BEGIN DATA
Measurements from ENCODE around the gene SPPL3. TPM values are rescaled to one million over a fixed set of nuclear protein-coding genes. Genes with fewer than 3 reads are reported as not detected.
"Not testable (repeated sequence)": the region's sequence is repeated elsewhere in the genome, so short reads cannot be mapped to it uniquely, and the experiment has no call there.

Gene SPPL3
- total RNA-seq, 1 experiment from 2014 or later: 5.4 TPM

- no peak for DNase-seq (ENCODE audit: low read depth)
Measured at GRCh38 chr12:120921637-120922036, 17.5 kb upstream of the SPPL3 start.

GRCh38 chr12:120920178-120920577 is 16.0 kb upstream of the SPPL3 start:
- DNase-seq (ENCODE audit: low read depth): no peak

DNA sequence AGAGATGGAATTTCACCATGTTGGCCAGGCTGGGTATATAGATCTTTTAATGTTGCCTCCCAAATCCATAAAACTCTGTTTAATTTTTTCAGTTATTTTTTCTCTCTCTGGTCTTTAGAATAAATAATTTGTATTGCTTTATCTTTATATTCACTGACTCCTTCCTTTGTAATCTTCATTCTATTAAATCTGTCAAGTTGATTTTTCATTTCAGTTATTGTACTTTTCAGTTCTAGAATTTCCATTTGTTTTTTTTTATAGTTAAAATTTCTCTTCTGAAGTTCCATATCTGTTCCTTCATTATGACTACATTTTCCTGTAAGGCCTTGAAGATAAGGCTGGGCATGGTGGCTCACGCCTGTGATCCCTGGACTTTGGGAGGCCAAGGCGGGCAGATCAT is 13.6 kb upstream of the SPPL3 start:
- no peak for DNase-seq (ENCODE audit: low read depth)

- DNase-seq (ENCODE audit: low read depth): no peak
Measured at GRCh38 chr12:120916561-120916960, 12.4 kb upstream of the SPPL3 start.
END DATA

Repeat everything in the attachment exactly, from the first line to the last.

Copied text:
Measurements from ENCODE around the gene SPPL3. TPM values are rescaled to one million over a fixed set of nuclear protein-coding genes. Genes with fewer than 3 reads are reported as not detected.
"Not testable (repeated sequence)": the region's sequence is repeated elsewhere in the genome, so short reads cannot be mapped to it uniquely, and the experiment has no call there.

Gene SPPL3
- total RNA-seq, 1 experiment from 2014 or later: 5.4 TPM

- no peak for DNase-seq (ENCODE audit: low read depth)
Measured at GRCh38 chr12:120921637-120922036, 17.5 kb upstream of the SPPL3 start.

GRCh38 chr12:120920178-120920577 is 16.0 kb upstream of the SPPL3 start:
- DNase-seq (ENCODE audit: low read depth): no peak

DNA sequence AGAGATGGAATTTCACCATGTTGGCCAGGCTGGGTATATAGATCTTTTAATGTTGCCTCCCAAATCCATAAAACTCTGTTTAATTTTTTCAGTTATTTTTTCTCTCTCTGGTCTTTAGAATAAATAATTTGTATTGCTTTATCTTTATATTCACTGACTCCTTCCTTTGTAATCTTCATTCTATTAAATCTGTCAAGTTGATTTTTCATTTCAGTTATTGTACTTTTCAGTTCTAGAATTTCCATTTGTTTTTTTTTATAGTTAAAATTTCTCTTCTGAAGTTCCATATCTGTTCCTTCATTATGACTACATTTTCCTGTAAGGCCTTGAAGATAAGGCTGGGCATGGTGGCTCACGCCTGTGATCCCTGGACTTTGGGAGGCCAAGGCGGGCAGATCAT is 13.6 kb upstream of the SPPL3 start:
- no peak for DNase-seq (ENCODE audit: low read depth)

- DNase-seq (ENCODE audit: low read depth): no peak
Measured at GRCh38 chr12:120916561-120916960, 12.4 kb upstream of the SPPL3 start.